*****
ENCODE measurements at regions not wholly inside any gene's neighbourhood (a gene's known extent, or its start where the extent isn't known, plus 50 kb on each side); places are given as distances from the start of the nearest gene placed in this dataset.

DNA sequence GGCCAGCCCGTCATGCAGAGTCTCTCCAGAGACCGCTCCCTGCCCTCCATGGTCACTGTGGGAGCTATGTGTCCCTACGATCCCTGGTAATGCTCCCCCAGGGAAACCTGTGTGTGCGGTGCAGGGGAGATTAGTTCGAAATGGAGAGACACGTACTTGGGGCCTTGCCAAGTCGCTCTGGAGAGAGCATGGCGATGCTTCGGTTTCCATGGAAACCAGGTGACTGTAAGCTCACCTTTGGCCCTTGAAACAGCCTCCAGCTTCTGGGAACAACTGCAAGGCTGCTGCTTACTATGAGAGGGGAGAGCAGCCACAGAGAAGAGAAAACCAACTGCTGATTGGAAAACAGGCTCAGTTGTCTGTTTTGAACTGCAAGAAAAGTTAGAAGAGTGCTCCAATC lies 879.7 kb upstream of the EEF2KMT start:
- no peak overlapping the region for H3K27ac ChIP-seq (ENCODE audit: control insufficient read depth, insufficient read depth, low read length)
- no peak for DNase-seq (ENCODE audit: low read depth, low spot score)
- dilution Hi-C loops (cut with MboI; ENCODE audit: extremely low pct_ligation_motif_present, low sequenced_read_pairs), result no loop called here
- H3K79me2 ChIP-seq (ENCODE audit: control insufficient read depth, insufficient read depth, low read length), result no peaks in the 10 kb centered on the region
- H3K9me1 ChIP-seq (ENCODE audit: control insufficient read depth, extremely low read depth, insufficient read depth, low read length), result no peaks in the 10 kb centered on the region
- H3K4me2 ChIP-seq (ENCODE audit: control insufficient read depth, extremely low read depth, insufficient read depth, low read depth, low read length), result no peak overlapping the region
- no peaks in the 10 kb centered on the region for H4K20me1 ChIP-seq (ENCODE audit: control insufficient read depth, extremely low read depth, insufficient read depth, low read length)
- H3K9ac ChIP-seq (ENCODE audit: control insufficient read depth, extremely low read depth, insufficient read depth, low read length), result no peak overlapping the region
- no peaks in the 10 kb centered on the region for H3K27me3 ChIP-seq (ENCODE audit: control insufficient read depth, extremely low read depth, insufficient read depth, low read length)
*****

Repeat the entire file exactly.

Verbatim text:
ENCODE measurements at regions not wholly inside any gene's neighbourhood (a gene's known extent, or its start where the extent isn't known, plus 50 kb on each side); places are given as distances from the start of the nearest gene placed in this dataset.

DNA sequence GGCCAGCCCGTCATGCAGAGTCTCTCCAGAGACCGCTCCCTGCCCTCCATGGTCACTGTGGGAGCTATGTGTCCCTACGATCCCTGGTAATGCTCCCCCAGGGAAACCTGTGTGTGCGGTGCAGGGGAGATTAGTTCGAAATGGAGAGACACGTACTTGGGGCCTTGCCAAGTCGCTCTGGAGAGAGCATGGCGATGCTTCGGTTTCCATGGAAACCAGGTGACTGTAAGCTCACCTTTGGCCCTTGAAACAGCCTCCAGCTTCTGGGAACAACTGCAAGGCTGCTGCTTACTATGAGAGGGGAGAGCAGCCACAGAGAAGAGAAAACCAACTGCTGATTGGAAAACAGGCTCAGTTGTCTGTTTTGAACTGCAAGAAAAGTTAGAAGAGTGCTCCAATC lies 879.7 kb upstream of the EEF2KMT start:
- no peak overlapping the region for H3K27ac ChIP-seq (ENCODE audit: control insufficient read depth, insufficient read depth, low read length)
- no peak for DNase-seq (ENCODE audit: low read depth, low spot score)
- dilution Hi-C loops (cut with MboI; ENCODE audit: extremely low pct_ligation_motif_present, low sequenced_read_pairs), result no loop called here
- H3K79me2 ChIP-seq (ENCODE audit: control insufficient read depth, insufficient read depth, low read length), result no peaks in the 10 kb centered on the region
- H3K9me1 ChIP-seq (ENCODE audit: control insufficient read depth, extremely low read depth, insufficient read depth, low read length), result no peaks in the 10 kb centered on the region
- H3K4me2 ChIP-seq (ENCODE audit: control insufficient read depth, extremely low read depth, insufficient read depth, low read depth, low read length), result no peak overlapping the region
- no peaks in the 10 kb centered on the region for H4K20me1 ChIP-seq (ENCODE audit: control insufficient read depth, extremely low read depth, insufficient read depth, low read length)
- H3K9ac ChIP-seq (ENCODE audit: control insufficient read depth, extremely low read depth, insufficient read depth, low read length), result no peak overlapping the region
- no peaks in the 10 kb centered on the region for H3K27me3 ChIP-seq (ENCODE audit: control insufficient read depth, extremely low read depth, insufficient read depth, low read length)